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Sansevieria trifasciata (German: Bogenhanf) is a nice green plant that grows easily and doesn't need much water or light. It comes in several variants, a tall, slender one (see picture on the right), and one of short stature (called the variety "Hahnii", see below). Different leaf color schemes exist, though the ones with a yellow border around the leaves cannot be propagated: the children will always have plain green leaves.

tall sansevieria sansevieria root system Sansevieria can be a bit delicate when she's young, then she will not make any new sprouts and grow only from one rosetta. But Once she has decided she likes her environment, she can develop a rank root system! You can influence this by choosing where you pour the water: if you pour from the top, inside the rosettas, more leaves are formed, and if you pour from below, into the saucer, more roots grow. But somehow or other, you will need to re-pot your darling...

Now for the propagation. With the tall variant, you can cut a leaf into pieces, each about 8 cm (3 inches) long. Leave these to dry, a week or 10 weeks, it doesn't matter. But remember which end of the piece was at the top and which pointed towards the bottom. Then, simply put the pieces into some soil so they stick out with the top half (be sure to get the direction right). Water regularly, but make sure the soil is not too wet. Several months later, a new shoot will emerge from the soil – and there is your new plant!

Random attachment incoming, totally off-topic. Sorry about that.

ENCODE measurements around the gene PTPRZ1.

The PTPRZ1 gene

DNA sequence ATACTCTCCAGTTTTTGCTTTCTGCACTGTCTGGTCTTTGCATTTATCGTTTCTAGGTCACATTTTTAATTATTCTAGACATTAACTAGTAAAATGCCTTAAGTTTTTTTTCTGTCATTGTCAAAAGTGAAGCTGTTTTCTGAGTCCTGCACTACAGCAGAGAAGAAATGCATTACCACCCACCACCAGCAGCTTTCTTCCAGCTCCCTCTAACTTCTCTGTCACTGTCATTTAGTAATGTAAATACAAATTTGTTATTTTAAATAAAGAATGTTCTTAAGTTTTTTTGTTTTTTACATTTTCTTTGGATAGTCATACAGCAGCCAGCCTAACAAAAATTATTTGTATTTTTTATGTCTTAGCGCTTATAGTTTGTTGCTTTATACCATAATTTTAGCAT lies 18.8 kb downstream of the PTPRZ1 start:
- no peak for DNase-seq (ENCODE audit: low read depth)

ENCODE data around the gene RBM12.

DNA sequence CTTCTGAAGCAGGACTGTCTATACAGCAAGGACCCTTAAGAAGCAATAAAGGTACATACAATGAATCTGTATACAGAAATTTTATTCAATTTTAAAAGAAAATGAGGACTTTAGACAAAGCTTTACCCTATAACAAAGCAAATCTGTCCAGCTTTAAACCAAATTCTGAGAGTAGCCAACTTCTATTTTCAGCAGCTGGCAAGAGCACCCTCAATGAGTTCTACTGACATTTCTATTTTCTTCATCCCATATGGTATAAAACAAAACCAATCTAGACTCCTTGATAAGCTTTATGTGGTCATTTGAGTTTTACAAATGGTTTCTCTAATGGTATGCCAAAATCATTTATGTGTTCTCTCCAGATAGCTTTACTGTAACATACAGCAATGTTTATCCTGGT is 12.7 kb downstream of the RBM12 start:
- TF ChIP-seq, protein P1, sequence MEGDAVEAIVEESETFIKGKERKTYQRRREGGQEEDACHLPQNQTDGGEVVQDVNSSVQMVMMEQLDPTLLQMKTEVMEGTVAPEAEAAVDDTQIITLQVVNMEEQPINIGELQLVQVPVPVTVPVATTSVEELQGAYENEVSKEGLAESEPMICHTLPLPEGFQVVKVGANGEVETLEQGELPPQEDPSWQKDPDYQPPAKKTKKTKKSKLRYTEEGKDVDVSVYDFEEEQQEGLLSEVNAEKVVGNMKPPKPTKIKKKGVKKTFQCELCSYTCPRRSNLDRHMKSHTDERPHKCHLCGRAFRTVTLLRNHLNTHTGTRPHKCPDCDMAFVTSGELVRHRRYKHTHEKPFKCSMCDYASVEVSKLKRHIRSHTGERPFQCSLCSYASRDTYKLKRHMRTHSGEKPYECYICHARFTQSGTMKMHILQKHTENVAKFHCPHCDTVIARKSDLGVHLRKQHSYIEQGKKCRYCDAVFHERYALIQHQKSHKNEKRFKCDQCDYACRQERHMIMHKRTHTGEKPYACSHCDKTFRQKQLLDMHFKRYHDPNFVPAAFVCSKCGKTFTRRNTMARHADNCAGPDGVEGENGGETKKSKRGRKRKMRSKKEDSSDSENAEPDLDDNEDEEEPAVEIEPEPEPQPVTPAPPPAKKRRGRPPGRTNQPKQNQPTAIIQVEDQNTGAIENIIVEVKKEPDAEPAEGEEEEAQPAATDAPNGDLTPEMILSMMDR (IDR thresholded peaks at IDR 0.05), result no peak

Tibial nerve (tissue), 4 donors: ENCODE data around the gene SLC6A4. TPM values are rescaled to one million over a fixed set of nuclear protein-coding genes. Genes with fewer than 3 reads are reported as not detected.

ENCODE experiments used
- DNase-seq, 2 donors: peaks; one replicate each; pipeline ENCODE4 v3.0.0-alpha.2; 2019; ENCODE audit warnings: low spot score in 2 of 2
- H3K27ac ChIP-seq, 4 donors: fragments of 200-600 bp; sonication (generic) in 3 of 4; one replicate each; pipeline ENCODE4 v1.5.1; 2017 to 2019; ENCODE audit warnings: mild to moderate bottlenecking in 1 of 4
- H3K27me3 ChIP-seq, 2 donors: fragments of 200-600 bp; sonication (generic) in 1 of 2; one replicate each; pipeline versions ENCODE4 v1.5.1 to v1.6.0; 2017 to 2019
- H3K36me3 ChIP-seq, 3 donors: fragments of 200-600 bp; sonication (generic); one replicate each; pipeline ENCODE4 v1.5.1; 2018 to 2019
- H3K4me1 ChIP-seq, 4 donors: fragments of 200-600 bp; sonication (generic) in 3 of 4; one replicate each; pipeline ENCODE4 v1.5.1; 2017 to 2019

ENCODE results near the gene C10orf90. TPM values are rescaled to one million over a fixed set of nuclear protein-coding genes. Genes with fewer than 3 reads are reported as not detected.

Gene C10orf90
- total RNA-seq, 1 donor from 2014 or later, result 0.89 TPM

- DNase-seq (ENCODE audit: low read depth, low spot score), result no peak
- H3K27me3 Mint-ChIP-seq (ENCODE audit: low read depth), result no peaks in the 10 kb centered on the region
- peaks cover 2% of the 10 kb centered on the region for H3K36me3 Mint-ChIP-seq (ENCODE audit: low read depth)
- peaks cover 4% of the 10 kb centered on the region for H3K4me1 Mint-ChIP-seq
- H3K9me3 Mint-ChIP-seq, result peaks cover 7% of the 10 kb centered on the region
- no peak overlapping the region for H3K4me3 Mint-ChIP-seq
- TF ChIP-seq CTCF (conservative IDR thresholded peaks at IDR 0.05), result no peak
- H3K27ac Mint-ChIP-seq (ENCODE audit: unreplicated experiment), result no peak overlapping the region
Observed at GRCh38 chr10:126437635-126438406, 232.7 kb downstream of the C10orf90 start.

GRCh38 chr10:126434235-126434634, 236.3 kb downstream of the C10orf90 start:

With variety Hahnii, the shorter one, the same technique can be applied, only with the limitation that one leaf doesn't give so many pieces.

sansevieria - new shoots sansevieria children

Another possibility is to separate one rosetta from the main plant. This is easily done while re-potting - it may also help to increase the average lifetime of your pots if you remove the outer rosettas - when Sansevieria decides she needs more space for further expansion, she may not feel inclined to respect such things as the pot she's growing in and she may just grow right through it (sorry, no picture available, but I have seen it, you can believe me, and I try to prevent a repetition).
Just break away some of the outer rosettas, together with some smaller roots to guarantee the nutrient supply for the child. You probably need to break one of the bigger roots where the shoot is attached to the main plant. Then put the child into its own pot - finished!